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Spencyg

The engine rebuild plot thickens,,,,

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Spencyg
...boy am I tired of this topic! I am very grateful to those who have already offered possible solutions to my problems...unfortunately the engine still does not run. I replaced the spark plug as suggested without any luck. The only time the engine will fire is if the throttle is wide open. With it wide open, the engine will very slowly run, but making just a "Pop pop pop" sound. At lower throttle settings it will not run. I believe I screwed up the camshaft phasing! It appears as though the camshaft timing is off by a couple of teech. I don't know how this happened, but it is going to require removal of the engine to find out. Just my luck. Anybody know an easy way to remove the front bearing from the crankshaft so I can see the crank timing gear? Thanks Spence

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Spencyg
The carb was operating perfectly when removed for the rebuild. I would otherwise agree with you, but I never actually lined up the two "dots" on teh timing gears...rather went by a scribed line in the crankshaft. I was hoping it would be enough, but now I don't think it was. It is acting as though it is only out by a tooth either retarded or advanced....god am I nnoyed with this thing. Spence

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arjr111
The tooth relative to the timing mark on the cam, is supposed to line up with the front/face of the tooth on the crank mark. It can be tricky because the tooth actually curves. It looks like it is lined up but it is actually on the tooth prior to the one it should be on. When you tear it back down, you will need to carefully mark the face of the tooth with crayon or nail polish that is aligned with the crank timing line. And then carefully place the cam gear with it's mark right over the marked tooth. Briggs could have made it much easier by just putting the timing mark on the face of the correct crank tooth, but noooooo!

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PatRarick
On those engines, I clean the crankshaft cog and the two camshaft cogs with carb cleaner to remove all traces of oil. I paint across the crankshaft tooth and continue a about 1/4" onto the gear. I paint both teeth on the cam and also about 1/4" onto the gear. Makes for much easier alignment. Pat

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Spencyg
Thanks for the input gents. I'll be tearing into it this evening for a final time (hopefully). Any suggestions as to how to remove the crank bearing on the PTO end of the engine? Can I use a bearing puller on the race? Spence

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arjr111
quote:
Any suggestions as to how to remove the crank bearing on the PTO end of the engine?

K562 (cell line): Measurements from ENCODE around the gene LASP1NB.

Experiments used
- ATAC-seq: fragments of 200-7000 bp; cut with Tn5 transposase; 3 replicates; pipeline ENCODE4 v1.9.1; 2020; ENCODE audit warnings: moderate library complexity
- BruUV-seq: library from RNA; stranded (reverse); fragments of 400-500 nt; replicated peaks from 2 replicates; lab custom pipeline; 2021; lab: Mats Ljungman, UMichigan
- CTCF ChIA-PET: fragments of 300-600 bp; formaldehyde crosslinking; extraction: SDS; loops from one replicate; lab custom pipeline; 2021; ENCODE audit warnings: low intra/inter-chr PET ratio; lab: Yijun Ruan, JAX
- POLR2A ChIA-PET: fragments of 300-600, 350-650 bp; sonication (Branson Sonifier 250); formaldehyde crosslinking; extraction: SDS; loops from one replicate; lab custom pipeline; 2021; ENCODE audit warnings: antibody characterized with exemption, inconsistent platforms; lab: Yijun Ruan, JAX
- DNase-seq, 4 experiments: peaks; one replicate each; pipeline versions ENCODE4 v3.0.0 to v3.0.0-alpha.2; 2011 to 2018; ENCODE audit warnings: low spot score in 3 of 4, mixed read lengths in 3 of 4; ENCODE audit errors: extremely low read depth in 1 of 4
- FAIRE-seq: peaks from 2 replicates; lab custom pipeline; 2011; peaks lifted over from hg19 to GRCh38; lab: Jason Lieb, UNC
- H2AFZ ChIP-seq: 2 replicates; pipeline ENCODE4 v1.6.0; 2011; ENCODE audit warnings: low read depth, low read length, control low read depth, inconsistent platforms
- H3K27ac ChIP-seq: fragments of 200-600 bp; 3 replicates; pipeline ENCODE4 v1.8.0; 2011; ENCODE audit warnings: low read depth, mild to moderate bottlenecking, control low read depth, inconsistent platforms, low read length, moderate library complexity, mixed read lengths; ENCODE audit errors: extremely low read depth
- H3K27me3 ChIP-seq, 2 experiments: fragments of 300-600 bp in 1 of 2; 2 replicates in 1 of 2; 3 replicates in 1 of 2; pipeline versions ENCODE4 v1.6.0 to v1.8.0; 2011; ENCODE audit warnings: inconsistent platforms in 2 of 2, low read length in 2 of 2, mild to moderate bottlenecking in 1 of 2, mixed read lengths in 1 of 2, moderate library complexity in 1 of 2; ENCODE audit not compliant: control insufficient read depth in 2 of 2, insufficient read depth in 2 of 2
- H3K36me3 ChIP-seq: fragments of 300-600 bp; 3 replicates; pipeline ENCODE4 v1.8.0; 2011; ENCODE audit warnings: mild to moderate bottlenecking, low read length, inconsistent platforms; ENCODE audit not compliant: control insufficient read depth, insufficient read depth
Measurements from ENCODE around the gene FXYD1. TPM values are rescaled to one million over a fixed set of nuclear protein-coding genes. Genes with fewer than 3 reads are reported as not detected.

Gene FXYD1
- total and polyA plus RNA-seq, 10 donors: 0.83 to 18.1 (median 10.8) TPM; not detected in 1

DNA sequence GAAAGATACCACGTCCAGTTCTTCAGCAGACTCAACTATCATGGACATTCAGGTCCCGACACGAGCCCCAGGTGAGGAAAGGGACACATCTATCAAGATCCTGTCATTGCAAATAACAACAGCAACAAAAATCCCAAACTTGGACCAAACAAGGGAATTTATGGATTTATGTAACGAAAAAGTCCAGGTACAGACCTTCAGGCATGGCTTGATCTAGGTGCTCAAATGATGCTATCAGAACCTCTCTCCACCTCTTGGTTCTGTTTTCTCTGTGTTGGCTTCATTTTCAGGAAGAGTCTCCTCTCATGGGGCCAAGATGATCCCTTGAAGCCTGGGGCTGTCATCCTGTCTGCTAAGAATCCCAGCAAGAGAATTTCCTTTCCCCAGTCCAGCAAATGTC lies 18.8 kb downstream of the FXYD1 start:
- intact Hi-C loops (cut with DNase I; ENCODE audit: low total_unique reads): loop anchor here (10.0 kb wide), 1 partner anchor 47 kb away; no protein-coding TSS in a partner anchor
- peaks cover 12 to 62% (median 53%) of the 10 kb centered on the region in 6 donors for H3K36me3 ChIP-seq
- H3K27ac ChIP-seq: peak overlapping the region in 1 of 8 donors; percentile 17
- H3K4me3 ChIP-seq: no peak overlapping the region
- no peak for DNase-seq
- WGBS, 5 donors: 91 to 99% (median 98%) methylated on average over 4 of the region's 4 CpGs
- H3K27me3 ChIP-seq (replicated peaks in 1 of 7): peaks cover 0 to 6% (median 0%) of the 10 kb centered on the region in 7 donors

I have read that the best way to do this is to carefully heat up oil in a roasting pan, lay the crank in with the bearing covered and let it heat up. Then it should come off easy with a bearing puller. But, you should not have to do this to get the cam and crank lined up properly. As Pat says if you mark from the timing mark to the tooth "Front" of the tooth that lines, up with it you should be ok. Just do not line up with the back of the tooth that is directly on the line, cause thats the wrong one.

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arjr111
Yeah, Briggs sure managed to make it difficult. And, don't feel bad I did the exact same thing, and had to tear back into the engine. A lot of us have made this same mistake.:(! When you take the cam out, and you look at the crank timing line from the front, looking across to the line, there are only two teeth the cam mark can possibly line up with. The one that is on the line at the back, close to and emanating from the crank timing line, it curves away from the timing line. And the one that is not on the line in the back, but curves towards it in front, where you can actually see what you are doing. The latter is the one you want, so if you color the face of that one, where you can actually see, and then run the line down from the cam mark to the appropriate cam tooth, it should be perfect.

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Spencyg
OMG...now I'm confused. There is a very faint line on the back of the cam gear with a punched mark. There is also a very faint line on the front of the cam gear with no punched mark. You are saying that I follow the tooth that is marked by the front line? I assume follow it as it angles back toward the back face, and then line up that tooth edge with the mark on the crank gear? If so, than I gotcha. I still need to get that damn bearing off. Spence

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arjr111
Sorry for the confusion. It is a little difficult to explain, but I understand what you are saying, the crank bearing really makes it difficult to see any mark you make on the crank teeth, and you really can't see the face of the crank gear. But, that is why you need to carefully determine the correct crank tooth and color it. If done carefully, you can see the colored tooth as you place the cam back in. This step is where many people make the mistake of marking the wrong crank tooth. The tooth that starts out on the crank timing line is not the right one. The tooth that starts to the left of the crank timing line and the ends up in front of the line (close to the crank bearing) is the correct one. The Cam gear face should have a round punch hole. Follow (and mark clearly), that mark down to the correct groove. The tooth you color on the crank should be placed in that groove on the cam. Or, if you mark the two teeth on the cam that are below the cam gear mark, then the colored tooth on the crank should fall between those colored teeth. Hope, this don't add to the confusion. If someone else can explain it better, jump in!!